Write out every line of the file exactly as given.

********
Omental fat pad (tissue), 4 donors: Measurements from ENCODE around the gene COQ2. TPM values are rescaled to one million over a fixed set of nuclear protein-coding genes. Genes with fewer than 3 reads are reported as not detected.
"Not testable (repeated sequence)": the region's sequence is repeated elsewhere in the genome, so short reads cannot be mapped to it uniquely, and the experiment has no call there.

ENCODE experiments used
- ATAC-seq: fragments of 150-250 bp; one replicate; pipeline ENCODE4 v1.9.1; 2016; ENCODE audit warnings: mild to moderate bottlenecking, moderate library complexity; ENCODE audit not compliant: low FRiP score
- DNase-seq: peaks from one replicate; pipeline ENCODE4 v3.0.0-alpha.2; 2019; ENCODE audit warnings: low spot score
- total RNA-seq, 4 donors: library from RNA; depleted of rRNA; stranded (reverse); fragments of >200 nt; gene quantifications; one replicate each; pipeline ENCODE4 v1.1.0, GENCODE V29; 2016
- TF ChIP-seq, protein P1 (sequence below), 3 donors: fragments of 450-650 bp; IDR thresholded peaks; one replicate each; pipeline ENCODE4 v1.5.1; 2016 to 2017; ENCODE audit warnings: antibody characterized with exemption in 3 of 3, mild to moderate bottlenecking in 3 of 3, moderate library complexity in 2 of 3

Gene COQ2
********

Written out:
Omental fat pad (tissue), 4 donors: Measurements from ENCODE around the gene COQ2. TPM values are rescaled to one million over a fixed set of nuclear protein-coding genes. Genes with fewer than 3 reads are reported as not detected.
"Not testable (repeated sequence)": the region's sequence is repeated elsewhere in the genome, so short reads cannot be mapped to it uniquely, and the experiment has no call there.

ENCODE experiments used
- ATAC-seq: fragments of 150-250 bp; one replicate; pipeline ENCODE4 v1.9.1; 2016; ENCODE audit warnings: mild to moderate bottlenecking, moderate library complexity; ENCODE audit not compliant: low FRiP score
- DNase-seq: peaks from one replicate; pipeline ENCODE4 v3.0.0-alpha.2; 2019; ENCODE audit warnings: low spot score
- total RNA-seq, 4 donors: library from RNA; depleted of rRNA; stranded (reverse); fragments of >200 nt; gene quantifications; one replicate each; pipeline ENCODE4 v1.1.0, GENCODE V29; 2016
- TF ChIP-seq, protein P1 (sequence below), 3 donors: fragments of 450-650 bp; IDR thresholded peaks; one replicate each; pipeline ENCODE4 v1.5.1; 2016 to 2017; ENCODE audit warnings: antibody characterized with exemption in 3 of 3, mild to moderate bottlenecking in 3 of 3, moderate library complexity in 2 of 3

Gene COQ2